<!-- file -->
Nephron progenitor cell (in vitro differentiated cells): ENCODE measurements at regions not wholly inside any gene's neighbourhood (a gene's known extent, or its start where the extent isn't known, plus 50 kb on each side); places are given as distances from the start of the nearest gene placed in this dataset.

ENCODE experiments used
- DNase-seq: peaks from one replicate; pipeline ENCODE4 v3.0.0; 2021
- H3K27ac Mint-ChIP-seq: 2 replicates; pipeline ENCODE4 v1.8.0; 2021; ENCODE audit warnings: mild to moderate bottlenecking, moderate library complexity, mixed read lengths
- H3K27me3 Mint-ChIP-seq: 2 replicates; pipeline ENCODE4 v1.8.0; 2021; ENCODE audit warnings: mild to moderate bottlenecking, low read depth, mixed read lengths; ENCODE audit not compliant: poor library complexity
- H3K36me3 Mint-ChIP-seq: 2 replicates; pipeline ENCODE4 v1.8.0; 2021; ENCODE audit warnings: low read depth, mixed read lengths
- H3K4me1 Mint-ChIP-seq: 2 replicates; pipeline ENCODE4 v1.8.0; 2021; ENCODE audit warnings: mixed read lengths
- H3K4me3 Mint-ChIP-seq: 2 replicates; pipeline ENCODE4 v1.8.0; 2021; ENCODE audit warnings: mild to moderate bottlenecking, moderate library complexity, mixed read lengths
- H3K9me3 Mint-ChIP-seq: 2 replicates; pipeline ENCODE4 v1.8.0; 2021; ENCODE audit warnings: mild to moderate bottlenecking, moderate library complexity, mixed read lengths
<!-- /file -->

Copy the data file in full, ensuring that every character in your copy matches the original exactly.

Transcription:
Nephron progenitor cell (in vitro differentiated cells): ENCODE measurements at regions not wholly inside any gene's neighbourhood (a gene's known extent, or its start where the extent isn't known, plus 50 kb on each side); places are given as distances from the start of the nearest gene placed in this dataset.

ENCODE experiments used
- DNase-seq: peaks from one replicate; pipeline ENCODE4 v3.0.0; 2021
- H3K27ac Mint-ChIP-seq: 2 replicates; pipeline ENCODE4 v1.8.0; 2021; ENCODE audit warnings: mild to moderate bottlenecking, moderate library complexity, mixed read lengths
- H3K27me3 Mint-ChIP-seq: 2 replicates; pipeline ENCODE4 v1.8.0; 2021; ENCODE audit warnings: mild to moderate bottlenecking, low read depth, mixed read lengths; ENCODE audit not compliant: poor library complexity
- H3K36me3 Mint-ChIP-seq: 2 replicates; pipeline ENCODE4 v1.8.0; 2021; ENCODE audit warnings: low read depth, mixed read lengths
- H3K4me1 Mint-ChIP-seq: 2 replicates; pipeline ENCODE4 v1.8.0; 2021; ENCODE audit warnings: mixed read lengths
- H3K4me3 Mint-ChIP-seq: 2 replicates; pipeline ENCODE4 v1.8.0; 2021; ENCODE audit warnings: mild to moderate bottlenecking, moderate library complexity, mixed read lengths
- H3K9me3 Mint-ChIP-seq: 2 replicates; pipeline ENCODE4 v1.8.0; 2021; ENCODE audit warnings: mild to moderate bottlenecking, moderate library complexity, mixed read lengths